In my opinion there is no other way to be. The principle, at least for me, is to develop enough skill and technique so that I can picture the print in my mind and be able to think "I can do that". I always want to get beyond the requirements of the art, so that there are as few limits as possible when creating things. This approach comes from studying a musical instrument, and I've applied it to every other creative endeavour.
Originally Posted by Thomas Bertilsson
Learning new skills, tricks etc inevitably means re-assessing old work. As long as it doesn't paralyze you, it is the right approach. My favourite artists, composers etc spent/spend their lives trying to get better. I don't know of one awesome printer (Tice, Sexton etc) who prints old negatives the same way now, and often they use different techniques they've picked up since.
There is always something out there to learn. I think any serious artist should be relentless that way, whether the art is a hobby or a profession. I don't see this enough. Too often these days there is this false dichotomy: technique, detail etc vs art. what a bunch of baloney. If you ask me, detail is underrated. There, I said it. I think too many people have the same attitude regarding skill and technique that most of us had when we first started doing long division: "what the hell do I need to know this for?" Well, I guess my answer is you never know what apparently useless little thing might eventually be relevant, if only even in some cursory way.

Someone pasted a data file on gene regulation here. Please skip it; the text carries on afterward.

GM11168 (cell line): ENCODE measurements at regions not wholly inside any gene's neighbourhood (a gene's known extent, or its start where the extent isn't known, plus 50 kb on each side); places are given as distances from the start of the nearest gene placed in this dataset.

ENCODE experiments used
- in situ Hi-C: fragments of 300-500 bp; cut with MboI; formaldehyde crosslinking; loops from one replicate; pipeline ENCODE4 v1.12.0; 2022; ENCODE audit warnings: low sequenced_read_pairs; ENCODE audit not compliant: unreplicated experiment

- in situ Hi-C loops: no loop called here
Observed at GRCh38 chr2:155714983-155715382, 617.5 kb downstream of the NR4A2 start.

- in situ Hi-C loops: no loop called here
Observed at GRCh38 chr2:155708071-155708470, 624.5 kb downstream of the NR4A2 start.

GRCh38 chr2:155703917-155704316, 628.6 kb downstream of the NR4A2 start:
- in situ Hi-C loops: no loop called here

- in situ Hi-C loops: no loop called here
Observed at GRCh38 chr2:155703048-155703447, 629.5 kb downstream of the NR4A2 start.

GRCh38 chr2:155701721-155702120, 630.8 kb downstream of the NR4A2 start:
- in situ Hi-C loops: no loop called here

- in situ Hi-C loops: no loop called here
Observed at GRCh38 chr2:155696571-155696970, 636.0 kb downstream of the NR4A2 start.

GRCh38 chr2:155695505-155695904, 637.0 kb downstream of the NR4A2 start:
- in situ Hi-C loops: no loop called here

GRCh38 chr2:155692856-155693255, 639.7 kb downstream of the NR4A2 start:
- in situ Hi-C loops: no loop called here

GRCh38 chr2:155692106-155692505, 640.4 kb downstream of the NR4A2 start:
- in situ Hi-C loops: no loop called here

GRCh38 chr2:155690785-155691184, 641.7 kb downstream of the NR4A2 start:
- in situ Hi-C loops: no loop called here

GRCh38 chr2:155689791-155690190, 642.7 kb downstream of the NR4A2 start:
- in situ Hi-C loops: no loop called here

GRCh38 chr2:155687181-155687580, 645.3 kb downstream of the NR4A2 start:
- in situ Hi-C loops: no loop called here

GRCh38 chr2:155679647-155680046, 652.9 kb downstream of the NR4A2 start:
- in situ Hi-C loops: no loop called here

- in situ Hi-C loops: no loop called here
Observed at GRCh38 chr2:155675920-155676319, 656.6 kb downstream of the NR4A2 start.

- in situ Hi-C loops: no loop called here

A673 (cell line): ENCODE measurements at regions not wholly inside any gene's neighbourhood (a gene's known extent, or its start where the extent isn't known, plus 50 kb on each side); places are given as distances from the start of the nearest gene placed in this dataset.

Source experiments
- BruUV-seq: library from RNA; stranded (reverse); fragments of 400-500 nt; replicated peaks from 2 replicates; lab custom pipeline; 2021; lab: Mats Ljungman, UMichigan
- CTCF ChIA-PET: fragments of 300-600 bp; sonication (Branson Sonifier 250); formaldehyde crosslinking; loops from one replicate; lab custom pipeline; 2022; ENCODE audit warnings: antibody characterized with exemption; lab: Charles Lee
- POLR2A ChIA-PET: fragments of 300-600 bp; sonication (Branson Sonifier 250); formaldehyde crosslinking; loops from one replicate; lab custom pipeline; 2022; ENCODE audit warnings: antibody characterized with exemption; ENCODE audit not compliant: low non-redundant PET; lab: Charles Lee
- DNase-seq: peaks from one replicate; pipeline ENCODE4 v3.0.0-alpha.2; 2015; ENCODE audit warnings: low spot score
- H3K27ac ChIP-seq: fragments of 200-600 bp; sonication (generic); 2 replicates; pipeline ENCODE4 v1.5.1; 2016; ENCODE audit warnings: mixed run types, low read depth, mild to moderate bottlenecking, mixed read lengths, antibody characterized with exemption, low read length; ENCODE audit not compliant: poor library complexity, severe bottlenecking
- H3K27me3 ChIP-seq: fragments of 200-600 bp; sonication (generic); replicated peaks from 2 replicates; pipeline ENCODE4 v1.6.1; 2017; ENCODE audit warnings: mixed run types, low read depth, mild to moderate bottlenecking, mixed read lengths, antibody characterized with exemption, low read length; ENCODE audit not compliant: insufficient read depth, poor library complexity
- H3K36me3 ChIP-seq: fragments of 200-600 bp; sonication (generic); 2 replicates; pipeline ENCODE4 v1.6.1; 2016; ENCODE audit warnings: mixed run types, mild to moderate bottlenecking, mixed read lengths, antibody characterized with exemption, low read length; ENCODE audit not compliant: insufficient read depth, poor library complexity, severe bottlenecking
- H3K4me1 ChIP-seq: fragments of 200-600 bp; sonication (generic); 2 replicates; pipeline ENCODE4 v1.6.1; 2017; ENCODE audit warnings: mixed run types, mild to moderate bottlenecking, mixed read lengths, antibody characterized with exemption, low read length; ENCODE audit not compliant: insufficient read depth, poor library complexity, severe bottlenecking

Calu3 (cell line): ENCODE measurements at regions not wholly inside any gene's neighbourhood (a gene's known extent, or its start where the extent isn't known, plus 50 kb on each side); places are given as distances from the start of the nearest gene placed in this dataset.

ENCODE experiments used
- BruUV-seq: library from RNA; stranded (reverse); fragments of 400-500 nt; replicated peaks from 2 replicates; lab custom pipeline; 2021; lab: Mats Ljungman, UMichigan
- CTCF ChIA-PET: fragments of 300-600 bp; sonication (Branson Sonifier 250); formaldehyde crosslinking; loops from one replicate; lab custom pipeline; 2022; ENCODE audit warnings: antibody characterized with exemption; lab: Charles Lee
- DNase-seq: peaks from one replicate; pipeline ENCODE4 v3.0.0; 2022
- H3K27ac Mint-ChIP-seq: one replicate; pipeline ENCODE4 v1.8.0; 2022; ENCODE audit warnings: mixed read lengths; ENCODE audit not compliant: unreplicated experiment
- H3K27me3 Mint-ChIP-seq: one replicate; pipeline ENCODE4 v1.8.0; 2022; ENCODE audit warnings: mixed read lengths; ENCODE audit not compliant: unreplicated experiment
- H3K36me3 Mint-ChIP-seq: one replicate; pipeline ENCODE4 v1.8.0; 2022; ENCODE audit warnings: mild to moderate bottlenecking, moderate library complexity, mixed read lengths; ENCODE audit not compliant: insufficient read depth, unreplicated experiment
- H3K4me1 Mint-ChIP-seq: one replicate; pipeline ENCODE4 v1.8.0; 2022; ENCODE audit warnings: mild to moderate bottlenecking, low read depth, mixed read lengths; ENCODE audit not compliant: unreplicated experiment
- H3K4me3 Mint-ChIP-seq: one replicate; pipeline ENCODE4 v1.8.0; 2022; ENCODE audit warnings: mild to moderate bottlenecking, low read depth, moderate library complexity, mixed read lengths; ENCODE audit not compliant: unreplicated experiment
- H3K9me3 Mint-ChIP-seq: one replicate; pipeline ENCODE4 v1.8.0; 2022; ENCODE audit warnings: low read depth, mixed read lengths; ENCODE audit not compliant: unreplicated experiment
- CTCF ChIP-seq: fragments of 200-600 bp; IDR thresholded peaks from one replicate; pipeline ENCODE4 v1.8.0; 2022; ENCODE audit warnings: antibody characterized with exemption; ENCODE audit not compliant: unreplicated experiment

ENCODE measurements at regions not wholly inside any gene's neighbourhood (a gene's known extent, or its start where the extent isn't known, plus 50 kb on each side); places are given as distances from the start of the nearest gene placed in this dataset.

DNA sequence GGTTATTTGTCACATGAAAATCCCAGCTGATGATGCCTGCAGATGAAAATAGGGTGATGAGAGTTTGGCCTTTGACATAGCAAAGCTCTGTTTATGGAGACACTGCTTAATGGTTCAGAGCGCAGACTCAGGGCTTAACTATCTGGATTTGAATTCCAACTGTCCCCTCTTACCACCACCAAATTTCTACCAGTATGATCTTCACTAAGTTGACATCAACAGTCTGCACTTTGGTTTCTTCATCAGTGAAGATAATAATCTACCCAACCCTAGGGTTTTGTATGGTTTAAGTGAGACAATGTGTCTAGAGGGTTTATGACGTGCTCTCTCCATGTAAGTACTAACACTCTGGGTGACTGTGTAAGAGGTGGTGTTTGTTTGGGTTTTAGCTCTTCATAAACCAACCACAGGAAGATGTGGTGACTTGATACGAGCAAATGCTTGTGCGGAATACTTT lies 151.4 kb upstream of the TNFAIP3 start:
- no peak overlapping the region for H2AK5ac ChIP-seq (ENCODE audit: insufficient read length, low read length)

Learn more about developers. Learn more about masking. Learn more about toners. Whatever. And yes, even learn more about how these things work.
Last edited by Michael R 1974; 12-24-2012 at 10:06 AM. Click to view previous post history.
Reason: typos - probably still some